Wednesday, October 29, 2008

Survivor: White House Run!

Someone pinch me! Did I miss the television promos of the latest incarnation of Survivor? Survivor…you know the show…the one where contestants resort to trickery, backstabbing, name-calling, and other levels of duplicity in order to win the prize at the end of the season? It seems this particular “reality” TV program is reality…at its most real. My guess is, since I must have obviously not paid attention to those annoying corner graphics that normally distract me as I watch my favorite network television shows, that what I’m watching on television is Survivor: White House Run, or something to that effect.
That’s how I’m seeing the current run for the White House by the two major contending presidential candidates, Senators John McCain and Barack Obama. It seems that anything in the way of mean-and-bread issues that concern Americans of all stripes has taken a backseat to politics as usual. We hear the ridiculous dollar amounts plopped down by the Republican National Committee on Governor Sarah Palin’s wardrobe, how John McCain (sadly) doesn't know how to operate a computer or surf the web. On the other side, we hear questions about Barack Obama’s questionable ties to domestic terrorists, his lack of patriotism for not wearing a flag pin on his lapel, or Senator Joe Biden’s historical faux paux about how FDR would sit down in front of the television set to address the nation during the Great Depression. So much has been made of these issues that they have inevitably degraded into distortions of reality and truth which has come to symbolize Americans’ discontent with electoral politics. The only Saving Grace this time around is the relative novelty of the race’s candidates; the 1st African-American, 1st female (or Gyno-American if you’re into being PC), the oldest American, and the obligatory white male running for the two highest elected spots in the land.
Despite both the novelty of this election, and the promise of civility (from both sides) of an election where issues would be the focus instead of the distractions of mudslinging and opponent degradation, we have witnessed what could be called “civil muckraking;” gutter politics as usual, but with more gentlemanly articulation. I acknowledge this because, compared to 2004 presidential election where Swiftboating attack ads sank John Kerry’s White House bid and the rush to dig up dirt on President Bush helped bury the network career of Dan Rather, we see a more refined level of nastiness, but with the usual political distractions from the issues. It’s too bad that the Survivor series doesn’t require writers…they could take ideas from what’s going on currently.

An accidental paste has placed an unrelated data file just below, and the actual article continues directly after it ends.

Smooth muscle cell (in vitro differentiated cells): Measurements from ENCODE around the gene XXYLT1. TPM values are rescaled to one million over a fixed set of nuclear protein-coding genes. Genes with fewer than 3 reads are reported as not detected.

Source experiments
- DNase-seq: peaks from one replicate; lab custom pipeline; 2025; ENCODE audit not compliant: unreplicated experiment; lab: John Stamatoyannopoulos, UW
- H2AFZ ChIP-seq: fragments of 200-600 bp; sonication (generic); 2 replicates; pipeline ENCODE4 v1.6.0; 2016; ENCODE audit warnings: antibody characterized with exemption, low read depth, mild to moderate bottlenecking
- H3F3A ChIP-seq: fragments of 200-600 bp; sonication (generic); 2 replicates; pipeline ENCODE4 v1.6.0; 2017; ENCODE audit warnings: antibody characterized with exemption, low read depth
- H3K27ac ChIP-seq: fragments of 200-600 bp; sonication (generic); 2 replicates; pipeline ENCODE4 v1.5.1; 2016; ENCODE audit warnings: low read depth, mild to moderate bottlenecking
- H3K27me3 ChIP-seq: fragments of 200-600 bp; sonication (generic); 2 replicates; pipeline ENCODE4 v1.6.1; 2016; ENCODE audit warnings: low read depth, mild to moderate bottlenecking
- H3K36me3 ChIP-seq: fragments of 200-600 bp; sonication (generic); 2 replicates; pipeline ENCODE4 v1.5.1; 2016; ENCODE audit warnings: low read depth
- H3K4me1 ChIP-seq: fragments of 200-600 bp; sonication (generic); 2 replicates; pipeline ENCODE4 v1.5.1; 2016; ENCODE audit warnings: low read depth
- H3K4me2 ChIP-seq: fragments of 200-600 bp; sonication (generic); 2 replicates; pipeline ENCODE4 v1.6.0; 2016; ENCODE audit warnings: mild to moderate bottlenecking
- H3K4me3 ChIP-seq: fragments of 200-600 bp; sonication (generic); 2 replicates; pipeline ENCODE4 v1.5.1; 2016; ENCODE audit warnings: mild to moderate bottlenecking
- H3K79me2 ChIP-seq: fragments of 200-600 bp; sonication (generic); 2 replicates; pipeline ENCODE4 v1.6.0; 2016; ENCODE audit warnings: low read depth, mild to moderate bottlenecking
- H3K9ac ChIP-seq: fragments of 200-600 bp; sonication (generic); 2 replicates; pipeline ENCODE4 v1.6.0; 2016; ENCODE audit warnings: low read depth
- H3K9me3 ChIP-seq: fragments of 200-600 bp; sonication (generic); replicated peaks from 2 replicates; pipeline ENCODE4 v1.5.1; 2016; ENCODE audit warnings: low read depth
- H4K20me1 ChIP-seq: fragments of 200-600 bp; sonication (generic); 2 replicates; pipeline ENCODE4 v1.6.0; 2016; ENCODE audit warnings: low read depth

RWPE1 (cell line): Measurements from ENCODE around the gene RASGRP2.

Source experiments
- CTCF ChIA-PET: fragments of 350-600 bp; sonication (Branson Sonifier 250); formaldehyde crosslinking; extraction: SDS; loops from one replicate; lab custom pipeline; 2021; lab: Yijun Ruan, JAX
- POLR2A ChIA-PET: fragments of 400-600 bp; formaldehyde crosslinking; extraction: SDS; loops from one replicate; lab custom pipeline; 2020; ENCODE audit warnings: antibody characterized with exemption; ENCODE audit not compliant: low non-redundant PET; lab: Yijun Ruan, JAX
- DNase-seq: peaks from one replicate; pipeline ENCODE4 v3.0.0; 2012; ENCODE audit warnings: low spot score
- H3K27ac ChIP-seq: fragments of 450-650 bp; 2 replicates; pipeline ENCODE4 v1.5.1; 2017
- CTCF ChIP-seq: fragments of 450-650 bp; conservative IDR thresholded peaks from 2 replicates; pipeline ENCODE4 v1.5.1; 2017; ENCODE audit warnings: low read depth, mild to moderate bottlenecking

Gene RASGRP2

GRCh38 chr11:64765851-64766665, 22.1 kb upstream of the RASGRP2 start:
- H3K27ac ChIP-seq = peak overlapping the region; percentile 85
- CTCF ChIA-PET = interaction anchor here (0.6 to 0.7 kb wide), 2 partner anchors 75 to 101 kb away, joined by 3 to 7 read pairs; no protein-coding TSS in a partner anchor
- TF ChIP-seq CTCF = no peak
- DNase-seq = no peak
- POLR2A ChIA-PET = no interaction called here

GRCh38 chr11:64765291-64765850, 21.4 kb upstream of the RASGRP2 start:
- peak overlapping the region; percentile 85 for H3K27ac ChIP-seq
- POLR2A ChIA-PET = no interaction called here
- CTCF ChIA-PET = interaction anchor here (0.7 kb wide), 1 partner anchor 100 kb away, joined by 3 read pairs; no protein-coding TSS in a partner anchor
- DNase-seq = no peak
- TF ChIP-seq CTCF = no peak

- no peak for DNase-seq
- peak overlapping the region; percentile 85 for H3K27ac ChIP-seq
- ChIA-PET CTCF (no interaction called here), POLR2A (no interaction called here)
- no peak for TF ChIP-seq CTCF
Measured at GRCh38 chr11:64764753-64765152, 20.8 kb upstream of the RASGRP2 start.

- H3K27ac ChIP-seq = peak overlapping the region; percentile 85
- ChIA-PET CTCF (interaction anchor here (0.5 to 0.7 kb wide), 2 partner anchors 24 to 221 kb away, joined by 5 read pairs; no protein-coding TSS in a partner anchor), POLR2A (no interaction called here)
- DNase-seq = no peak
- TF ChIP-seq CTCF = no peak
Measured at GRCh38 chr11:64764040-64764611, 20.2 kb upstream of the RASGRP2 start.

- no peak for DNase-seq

Is Sarah Palin’s expensive wardrobe really an issue in an arena where image and image building is not only accepted, but necessary to a shallow electorate (Remember the Kennedy-Nixon debate? The 1st televised presidential debate where the tanned and makeup-laden Kennedy looked like a bronze tiger compared to the plain, go it au naturale Nixon). And what about Obama’s supposedly jab at Palin by his use of the time-worn phrase “lipstick on a pig” remark? He could have just as easily used the equally-aged variation, “perfume on a pig.” Either way, unless one is just so partisan, that he or she is just looking for a way to make this rather innocuous statement about Palin, it’s a meaningless barb. Biden’s slip? Nobody’s perfect, especially us historically-challenged Americans. McCain’s lack of computer savvy? He’s 71-years old…is that so usual a condition among that particular age group? Obama being a "Socialist?" Well, hard to ignore the recent nationalization of banks/lending institutions...if that isn't a socialist move, then I don't know what is.